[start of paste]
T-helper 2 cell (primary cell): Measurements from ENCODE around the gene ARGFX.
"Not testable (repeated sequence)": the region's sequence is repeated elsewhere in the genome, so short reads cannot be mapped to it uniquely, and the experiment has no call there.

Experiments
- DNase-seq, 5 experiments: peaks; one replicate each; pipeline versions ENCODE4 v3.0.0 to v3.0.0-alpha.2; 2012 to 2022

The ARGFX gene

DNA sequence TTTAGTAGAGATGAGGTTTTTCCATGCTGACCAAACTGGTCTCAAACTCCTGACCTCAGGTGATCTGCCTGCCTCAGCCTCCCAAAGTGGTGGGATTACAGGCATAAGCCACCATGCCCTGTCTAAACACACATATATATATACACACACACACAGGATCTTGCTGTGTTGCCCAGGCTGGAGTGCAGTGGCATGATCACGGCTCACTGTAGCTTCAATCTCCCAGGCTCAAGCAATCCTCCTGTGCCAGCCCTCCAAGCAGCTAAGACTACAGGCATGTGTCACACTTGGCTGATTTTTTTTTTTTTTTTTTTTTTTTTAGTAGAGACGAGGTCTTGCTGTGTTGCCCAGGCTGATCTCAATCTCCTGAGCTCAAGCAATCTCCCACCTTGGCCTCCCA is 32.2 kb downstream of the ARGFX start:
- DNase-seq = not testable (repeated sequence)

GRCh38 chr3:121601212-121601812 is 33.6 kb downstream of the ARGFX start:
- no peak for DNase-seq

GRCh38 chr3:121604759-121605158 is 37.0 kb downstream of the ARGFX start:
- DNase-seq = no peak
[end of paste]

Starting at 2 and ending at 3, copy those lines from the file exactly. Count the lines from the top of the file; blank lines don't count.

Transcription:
"Not testable (repeated sequence)": the region's sequence is repeated elsewhere in the genome, so short reads cannot be mapped to it uniquely, and the experiment has no call there.

Experiments